Cleaned the house? Made the Kitchen Gods happy? Busy making cakes? Then you’re on the right track to a great Lunar New Year or Tet!
The cleaning is not just about starting the new year on the right foot. Apparently Vietnamese believe that luck clings to dirt and dust, so when Tet comes you are collecting the ‘new luck’ of the new year. It’s also why they don’t usually sweep the house during the first four days of the lunar year! It’s probably the best excuse I’ve ever heard of being lazy about housecleaning!
Have you got your Vietnamese phrase memorized yet? ‘Chuc Mung Nam Moi’ is roughly spoken like ‘Chook Muung Nam Mooi (‘oi’ sound)’. It doesn’t matter about what the gold and red banners are saying, it’s pretty obvious – mostly making wishes for the coming year.
Keep in mind that the actual holiday stretches out over 1 day before and about 3 to 5 days after the real date (the 16th of February) so lots of shops, banks, and importantly, visa offices will close earlier and re-open later. I often check with my local pubs and favorite shops about this so there are no nasty surprises.
|People buy food in preparation for Tet in Ho Chi Minh City. Photo: Tuoi Tre|
The nation is already on the move with many universities closing soon now and students on their way back to their hometowns. It is sometimes expensive too. Nha Trang University offered free bus travel to students whose families were affected by Typhoon Damrey, as just one example of many charitable efforts we’ll be hearing more about in the lead up to Tet.
Already charitable people and organizations have been busy carting up foodstuffs, cooking oil, warm clothes and toys to the rural poor. It’s heart-warming that Tet has some similar feelings to Christmas and helping others. And it doesn’t help that it’s been a very hard winter on top of the damage still being repaired after Damrey.
More customs you should consider; pay off your debts! Vietnamese believe this makes way for a more prosperous year to come. So don’t be surprised if you see people forking out moola even on Lunar New Year’s Eve, the 15th of February! So to all the jaded vile old expats who owe me millions (dong, of course), cough up!
The Tet schedule is busy. In the lunar calendar, December 23rd is Tet Tao Quan; Kitchen Gods’ Day – that’s when you’ll see the big tables outside homes with all the fruit and paper to burn. Between the 26th and 28th – it’s time to make cakes; those square packets wrapped in green leaves sold everywhere and given as gifts. Family reunion arrivals should be done by December 30th, Lunar New Year’s Eve and everyone heads off to the pagodas and temples to pray to the gods and ancestors. After LNYE it’s visiting time; generally parents, relatives, teachers and friends – in that order. If you’re planning to visit someone – check which day of Tet is most suitable.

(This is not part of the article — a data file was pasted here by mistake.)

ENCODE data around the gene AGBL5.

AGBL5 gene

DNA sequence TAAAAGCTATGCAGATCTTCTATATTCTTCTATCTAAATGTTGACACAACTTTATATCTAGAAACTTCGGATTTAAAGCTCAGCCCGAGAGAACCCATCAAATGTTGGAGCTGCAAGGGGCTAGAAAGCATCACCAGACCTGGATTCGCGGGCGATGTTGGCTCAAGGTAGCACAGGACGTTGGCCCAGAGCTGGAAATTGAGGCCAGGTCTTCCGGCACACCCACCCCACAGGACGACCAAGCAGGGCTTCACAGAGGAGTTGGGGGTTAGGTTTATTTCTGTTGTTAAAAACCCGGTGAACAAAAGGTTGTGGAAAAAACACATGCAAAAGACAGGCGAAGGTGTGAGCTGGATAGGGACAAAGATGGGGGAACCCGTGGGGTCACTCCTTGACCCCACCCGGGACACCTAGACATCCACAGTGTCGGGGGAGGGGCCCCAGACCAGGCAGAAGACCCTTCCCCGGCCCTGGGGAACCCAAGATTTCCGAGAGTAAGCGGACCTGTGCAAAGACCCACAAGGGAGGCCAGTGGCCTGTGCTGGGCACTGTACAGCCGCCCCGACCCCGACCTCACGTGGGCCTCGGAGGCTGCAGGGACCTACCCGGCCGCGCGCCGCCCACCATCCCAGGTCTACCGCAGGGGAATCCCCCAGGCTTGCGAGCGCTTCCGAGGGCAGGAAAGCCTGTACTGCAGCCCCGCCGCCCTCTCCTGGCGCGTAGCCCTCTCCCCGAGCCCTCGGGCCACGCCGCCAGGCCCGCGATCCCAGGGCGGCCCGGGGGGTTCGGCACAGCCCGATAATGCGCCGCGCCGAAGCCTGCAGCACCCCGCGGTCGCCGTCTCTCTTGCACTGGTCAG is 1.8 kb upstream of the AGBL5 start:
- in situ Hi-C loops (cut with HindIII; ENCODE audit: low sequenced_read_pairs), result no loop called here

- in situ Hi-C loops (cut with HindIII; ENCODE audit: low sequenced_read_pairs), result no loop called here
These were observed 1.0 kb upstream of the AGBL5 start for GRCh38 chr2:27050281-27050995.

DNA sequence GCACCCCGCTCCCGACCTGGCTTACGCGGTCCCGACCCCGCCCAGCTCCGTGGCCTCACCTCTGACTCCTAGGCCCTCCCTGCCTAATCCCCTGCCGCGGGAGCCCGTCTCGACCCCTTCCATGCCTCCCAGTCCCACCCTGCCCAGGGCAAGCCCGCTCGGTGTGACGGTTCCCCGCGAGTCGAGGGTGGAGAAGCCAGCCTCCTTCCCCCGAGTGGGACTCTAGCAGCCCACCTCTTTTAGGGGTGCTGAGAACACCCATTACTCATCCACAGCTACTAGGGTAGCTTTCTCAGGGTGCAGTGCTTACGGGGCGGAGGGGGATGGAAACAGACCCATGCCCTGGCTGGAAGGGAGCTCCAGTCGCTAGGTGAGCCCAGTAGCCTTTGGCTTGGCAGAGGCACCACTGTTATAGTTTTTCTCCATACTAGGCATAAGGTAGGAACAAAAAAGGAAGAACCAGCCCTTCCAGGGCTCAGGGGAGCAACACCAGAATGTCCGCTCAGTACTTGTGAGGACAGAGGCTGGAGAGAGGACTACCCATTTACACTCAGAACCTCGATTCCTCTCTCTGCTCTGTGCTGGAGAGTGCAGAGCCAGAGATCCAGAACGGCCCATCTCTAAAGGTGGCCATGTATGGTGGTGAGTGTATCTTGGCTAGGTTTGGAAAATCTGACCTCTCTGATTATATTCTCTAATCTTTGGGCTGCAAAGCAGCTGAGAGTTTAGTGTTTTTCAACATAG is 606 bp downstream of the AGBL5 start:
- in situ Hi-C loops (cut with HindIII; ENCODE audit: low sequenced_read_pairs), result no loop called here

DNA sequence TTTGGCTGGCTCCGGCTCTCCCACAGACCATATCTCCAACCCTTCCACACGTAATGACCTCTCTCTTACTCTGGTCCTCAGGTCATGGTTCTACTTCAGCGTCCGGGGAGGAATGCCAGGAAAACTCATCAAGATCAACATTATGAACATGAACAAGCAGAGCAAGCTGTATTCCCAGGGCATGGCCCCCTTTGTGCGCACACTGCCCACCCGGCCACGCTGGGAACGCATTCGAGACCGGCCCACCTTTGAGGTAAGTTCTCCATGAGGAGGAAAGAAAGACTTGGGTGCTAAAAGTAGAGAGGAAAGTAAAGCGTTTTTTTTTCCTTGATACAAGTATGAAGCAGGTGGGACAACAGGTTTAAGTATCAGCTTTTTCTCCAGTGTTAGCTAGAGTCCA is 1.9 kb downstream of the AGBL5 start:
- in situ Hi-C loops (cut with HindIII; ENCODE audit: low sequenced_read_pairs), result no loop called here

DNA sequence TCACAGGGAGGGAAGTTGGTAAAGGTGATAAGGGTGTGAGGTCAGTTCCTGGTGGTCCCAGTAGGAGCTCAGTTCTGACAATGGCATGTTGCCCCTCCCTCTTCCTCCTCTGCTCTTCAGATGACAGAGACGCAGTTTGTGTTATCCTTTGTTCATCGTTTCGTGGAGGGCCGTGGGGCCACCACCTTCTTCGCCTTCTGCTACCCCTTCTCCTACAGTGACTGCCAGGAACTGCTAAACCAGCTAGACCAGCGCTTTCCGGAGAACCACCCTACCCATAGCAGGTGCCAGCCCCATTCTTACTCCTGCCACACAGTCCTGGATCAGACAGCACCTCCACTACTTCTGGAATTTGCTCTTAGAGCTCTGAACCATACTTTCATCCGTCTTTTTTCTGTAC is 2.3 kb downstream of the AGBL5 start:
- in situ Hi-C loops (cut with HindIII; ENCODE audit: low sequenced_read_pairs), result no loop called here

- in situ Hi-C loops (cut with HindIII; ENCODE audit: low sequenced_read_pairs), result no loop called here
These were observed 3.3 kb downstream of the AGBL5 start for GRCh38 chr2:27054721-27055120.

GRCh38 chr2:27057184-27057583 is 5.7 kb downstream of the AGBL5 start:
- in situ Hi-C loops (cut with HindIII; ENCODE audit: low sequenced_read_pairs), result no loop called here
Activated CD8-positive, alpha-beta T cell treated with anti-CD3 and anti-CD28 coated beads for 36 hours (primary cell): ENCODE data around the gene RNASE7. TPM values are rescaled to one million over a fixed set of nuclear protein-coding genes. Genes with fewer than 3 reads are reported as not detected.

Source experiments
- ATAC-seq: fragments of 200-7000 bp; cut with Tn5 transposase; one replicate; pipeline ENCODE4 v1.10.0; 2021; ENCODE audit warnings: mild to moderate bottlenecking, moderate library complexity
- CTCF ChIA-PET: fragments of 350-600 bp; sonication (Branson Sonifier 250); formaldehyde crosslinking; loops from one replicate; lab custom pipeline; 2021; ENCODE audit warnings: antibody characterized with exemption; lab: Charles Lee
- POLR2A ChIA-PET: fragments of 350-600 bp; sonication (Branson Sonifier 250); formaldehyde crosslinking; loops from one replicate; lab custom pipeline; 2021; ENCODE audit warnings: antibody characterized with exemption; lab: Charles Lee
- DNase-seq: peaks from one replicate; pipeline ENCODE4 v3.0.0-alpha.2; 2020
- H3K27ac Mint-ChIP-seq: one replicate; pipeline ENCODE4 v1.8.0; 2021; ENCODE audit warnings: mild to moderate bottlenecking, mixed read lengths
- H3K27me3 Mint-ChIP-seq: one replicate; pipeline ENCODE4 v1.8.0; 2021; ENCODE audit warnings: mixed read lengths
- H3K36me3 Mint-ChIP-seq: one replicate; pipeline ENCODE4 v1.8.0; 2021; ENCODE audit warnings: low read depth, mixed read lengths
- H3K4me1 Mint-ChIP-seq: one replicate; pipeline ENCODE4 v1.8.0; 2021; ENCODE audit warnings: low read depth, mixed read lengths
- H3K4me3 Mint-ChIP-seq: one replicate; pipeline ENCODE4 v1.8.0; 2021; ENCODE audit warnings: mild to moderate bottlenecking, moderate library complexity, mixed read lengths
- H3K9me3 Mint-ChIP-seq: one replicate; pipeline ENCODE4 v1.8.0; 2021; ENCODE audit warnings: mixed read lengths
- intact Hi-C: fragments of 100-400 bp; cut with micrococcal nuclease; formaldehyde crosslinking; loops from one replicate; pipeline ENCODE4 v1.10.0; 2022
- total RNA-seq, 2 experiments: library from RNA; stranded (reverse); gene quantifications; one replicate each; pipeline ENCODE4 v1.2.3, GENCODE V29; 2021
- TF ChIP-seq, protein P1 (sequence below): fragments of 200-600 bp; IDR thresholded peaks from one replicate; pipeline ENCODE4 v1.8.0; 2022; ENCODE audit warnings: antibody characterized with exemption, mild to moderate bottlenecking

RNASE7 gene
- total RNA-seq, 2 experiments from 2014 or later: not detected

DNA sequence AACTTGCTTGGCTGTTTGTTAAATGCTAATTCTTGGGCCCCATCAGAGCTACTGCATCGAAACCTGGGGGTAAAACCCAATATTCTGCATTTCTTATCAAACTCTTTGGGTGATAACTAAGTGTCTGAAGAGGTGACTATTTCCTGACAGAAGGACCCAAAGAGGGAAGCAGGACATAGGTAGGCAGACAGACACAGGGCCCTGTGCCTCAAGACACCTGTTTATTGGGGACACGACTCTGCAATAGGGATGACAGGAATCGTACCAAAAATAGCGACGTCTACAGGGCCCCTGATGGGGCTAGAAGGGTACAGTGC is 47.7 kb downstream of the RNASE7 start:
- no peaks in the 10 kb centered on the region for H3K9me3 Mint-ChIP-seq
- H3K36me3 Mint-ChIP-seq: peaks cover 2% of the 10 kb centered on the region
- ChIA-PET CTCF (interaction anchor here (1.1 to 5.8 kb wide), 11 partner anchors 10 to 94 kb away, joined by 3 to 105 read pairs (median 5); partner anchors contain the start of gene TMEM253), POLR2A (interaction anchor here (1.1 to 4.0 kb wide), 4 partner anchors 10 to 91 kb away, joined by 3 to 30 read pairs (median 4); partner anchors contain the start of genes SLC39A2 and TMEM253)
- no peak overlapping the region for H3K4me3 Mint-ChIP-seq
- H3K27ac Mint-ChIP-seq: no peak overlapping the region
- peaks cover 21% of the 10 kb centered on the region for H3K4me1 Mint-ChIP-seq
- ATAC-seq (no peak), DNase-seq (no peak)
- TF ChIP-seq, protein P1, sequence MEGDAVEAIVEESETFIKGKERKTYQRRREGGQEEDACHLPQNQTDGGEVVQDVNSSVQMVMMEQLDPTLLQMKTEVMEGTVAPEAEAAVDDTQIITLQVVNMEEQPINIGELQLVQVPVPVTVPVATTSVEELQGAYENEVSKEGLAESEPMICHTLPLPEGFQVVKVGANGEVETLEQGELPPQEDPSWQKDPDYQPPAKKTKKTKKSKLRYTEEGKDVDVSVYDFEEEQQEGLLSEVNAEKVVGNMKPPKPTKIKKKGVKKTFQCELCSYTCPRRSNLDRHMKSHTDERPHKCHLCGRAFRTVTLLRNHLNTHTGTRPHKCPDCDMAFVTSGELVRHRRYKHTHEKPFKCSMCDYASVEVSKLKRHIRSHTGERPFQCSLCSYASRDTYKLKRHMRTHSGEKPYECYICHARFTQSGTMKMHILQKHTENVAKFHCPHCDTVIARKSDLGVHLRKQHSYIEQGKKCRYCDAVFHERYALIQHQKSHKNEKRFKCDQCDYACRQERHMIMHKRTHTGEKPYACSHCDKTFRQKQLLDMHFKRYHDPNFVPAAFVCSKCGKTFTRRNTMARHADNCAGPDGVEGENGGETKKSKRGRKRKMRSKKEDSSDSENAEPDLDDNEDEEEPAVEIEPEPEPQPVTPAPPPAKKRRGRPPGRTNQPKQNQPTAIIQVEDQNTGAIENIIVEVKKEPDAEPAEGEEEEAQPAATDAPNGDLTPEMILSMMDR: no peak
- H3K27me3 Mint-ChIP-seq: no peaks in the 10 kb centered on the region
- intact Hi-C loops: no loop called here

New Year’s Tree is generally bought around the 26th (lunar date). Flowers and colors play a huge role in Vietnamese culture, in this case; about fertility, prosperity and getting most of what you want! I can’t speak for other parts of Vietnam but I have been told the extended cold weather has reduced the flower harvests this year. Yellow flowers also represent longevity.
|Young Vietnamese women dress up for Tet, or Vietnam's Lunar New Year. Photo: Tuoi Tre|
Suitable gifts for locals are a big question on Facebook for many expats and tourists too. Lucky money for the kids is a must – put in however much you want to give in a red envelope – 2 dollars per munchkin is pretty good. For Westerners, most standard gifts are good: flowers, candy, maybe a good bottle of someone for dad and as at any time of the year, fruit!
Things to do: just take a walk. If the weather is good, it’s wonderfully relaxing to stroll around and check the neighbors’ fruit trees and decorations. When it’s hot, a lot of families leave the front doors open so you see dad sleeping in front of the telly, a left-over Christmas tree in the corner and the ladies chatting on the floor mat with kids giggling all over the place. The sense of community is charming and really will fill you with good cheer and a smile on your face.
And that’s it… Tet is about family and community – the powerful bond that has protected the Vietnamese for generations. It’s a time to slow down and treasure the really important things in life such as love, togetherness, companionship and that uniquely Vietnamese zest for life.
Chuc Mung Nam Moi! (Happy New Year!)